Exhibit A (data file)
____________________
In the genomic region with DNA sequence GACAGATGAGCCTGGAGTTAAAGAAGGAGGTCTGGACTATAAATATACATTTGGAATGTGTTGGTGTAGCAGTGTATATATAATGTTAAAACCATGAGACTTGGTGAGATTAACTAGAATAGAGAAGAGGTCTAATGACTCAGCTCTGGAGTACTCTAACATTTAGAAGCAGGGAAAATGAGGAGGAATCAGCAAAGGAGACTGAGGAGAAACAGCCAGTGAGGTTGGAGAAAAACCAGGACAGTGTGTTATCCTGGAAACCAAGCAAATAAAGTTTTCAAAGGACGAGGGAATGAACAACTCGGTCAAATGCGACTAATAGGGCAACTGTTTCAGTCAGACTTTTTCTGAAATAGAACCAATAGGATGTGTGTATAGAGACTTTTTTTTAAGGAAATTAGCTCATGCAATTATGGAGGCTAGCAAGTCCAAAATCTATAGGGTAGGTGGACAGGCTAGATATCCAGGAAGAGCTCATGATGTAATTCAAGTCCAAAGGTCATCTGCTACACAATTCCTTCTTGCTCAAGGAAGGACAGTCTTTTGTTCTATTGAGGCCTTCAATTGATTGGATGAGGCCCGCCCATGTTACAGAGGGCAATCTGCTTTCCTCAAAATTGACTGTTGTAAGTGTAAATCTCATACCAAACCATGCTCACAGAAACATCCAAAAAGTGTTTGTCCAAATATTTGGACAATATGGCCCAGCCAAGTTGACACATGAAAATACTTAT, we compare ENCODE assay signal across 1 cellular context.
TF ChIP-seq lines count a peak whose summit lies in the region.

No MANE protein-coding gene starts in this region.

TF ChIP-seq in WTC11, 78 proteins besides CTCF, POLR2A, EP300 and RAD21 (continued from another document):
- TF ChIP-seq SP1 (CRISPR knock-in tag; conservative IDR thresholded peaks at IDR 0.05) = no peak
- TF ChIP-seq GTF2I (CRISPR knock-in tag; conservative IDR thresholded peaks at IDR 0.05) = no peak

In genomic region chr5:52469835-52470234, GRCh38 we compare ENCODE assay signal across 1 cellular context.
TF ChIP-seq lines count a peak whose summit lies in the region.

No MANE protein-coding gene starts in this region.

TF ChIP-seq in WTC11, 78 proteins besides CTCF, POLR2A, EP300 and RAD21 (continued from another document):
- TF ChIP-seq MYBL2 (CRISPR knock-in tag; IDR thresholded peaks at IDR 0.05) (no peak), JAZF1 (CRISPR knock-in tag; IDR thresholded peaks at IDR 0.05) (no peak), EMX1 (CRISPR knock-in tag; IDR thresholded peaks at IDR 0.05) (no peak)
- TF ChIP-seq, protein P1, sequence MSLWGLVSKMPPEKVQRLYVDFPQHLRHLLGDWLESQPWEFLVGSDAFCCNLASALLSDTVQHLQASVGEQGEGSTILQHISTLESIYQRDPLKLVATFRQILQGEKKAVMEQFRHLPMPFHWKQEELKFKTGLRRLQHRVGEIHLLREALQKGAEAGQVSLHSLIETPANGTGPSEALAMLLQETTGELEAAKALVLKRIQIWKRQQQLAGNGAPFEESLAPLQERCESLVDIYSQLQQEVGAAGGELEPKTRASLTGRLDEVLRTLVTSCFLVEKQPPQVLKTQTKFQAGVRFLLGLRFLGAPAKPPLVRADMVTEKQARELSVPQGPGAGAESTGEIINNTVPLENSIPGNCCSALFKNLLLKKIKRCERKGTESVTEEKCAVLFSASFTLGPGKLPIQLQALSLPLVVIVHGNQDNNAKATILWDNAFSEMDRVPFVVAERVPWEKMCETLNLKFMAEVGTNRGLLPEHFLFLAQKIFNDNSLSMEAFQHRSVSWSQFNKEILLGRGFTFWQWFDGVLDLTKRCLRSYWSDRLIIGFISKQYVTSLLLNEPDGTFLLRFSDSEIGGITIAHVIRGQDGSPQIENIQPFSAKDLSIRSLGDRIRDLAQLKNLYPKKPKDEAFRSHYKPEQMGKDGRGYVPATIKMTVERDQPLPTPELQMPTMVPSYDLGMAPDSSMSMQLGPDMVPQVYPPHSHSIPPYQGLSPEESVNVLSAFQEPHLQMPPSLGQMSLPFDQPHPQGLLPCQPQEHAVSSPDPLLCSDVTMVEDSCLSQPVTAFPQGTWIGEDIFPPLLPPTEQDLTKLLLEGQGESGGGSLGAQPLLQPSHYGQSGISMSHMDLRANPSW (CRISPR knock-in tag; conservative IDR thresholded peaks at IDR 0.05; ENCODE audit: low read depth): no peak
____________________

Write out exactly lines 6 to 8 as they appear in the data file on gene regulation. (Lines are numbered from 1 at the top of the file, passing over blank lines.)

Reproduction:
- TF ChIP-seq GTF2I (CRISPR knock-in tag; conservative IDR thresholded peaks at IDR 0.05) = no peak

In genomic region chr5:52469835-52470234, GRCh38 we compare ENCODE assay signal across 1 cellular context.
TF ChIP-seq lines count a peak whose summit lies in the region.